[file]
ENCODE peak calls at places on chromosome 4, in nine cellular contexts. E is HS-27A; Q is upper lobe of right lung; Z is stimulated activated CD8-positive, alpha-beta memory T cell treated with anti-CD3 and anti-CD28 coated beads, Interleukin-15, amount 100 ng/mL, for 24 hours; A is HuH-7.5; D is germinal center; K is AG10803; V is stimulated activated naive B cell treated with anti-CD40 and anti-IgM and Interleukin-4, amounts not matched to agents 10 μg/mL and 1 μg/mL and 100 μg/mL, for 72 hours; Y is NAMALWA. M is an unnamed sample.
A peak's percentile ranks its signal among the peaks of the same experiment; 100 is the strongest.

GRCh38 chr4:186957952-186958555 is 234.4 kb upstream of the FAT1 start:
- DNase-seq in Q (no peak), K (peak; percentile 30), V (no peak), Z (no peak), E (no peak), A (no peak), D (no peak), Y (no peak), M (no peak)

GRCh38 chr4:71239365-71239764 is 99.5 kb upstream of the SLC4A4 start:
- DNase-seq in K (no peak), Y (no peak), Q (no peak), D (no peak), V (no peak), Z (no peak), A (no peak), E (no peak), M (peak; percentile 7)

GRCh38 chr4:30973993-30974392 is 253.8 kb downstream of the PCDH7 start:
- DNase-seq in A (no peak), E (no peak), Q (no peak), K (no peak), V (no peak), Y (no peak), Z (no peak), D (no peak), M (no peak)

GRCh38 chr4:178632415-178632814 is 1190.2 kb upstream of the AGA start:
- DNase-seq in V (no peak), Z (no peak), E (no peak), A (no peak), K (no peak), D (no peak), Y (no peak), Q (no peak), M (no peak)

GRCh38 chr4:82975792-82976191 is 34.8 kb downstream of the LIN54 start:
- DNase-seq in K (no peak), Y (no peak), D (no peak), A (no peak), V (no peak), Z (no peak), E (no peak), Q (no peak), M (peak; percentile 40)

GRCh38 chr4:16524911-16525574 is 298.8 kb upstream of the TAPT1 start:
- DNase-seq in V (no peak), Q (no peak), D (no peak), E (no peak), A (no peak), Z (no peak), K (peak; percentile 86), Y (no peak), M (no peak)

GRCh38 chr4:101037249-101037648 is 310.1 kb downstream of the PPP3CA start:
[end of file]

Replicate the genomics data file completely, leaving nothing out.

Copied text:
ENCODE peak calls at places on chromosome 4, in nine cellular contexts. E is HS-27A; Q is upper lobe of right lung; Z is stimulated activated CD8-positive, alpha-beta memory T cell treated with anti-CD3 and anti-CD28 coated beads, Interleukin-15, amount 100 ng/mL, for 24 hours; A is HuH-7.5; D is germinal center; K is AG10803; V is stimulated activated naive B cell treated with anti-CD40 and anti-IgM and Interleukin-4, amounts not matched to agents 10 μg/mL and 1 μg/mL and 100 μg/mL, for 72 hours; Y is NAMALWA. M is an unnamed sample.
A peak's percentile ranks its signal among the peaks of the same experiment; 100 is the strongest.

GRCh38 chr4:186957952-186958555 is 234.4 kb upstream of the FAT1 start:
- DNase-seq in Q (no peak), K (peak; percentile 30), V (no peak), Z (no peak), E (no peak), A (no peak), D (no peak), Y (no peak), M (no peak)

GRCh38 chr4:71239365-71239764 is 99.5 kb upstream of the SLC4A4 start:
- DNase-seq in K (no peak), Y (no peak), Q (no peak), D (no peak), V (no peak), Z (no peak), A (no peak), E (no peak), M (peak; percentile 7)

GRCh38 chr4:30973993-30974392 is 253.8 kb downstream of the PCDH7 start:
- DNase-seq in A (no peak), E (no peak), Q (no peak), K (no peak), V (no peak), Y (no peak), Z (no peak), D (no peak), M (no peak)

GRCh38 chr4:178632415-178632814 is 1190.2 kb upstream of the AGA start:
- DNase-seq in V (no peak), Z (no peak), E (no peak), A (no peak), K (no peak), D (no peak), Y (no peak), Q (no peak), M (no peak)

GRCh38 chr4:82975792-82976191 is 34.8 kb downstream of the LIN54 start:
- DNase-seq in K (no peak), Y (no peak), D (no peak), A (no peak), V (no peak), Z (no peak), E (no peak), Q (no peak), M (peak; percentile 40)

GRCh38 chr4:16524911-16525574 is 298.8 kb upstream of the TAPT1 start:
- DNase-seq in V (no peak), Q (no peak), D (no peak), E (no peak), A (no peak), Z (no peak), K (peak; percentile 86), Y (no peak), M (no peak)

GRCh38 chr4:101037249-101037648 is 310.1 kb downstream of the PPP3CA start: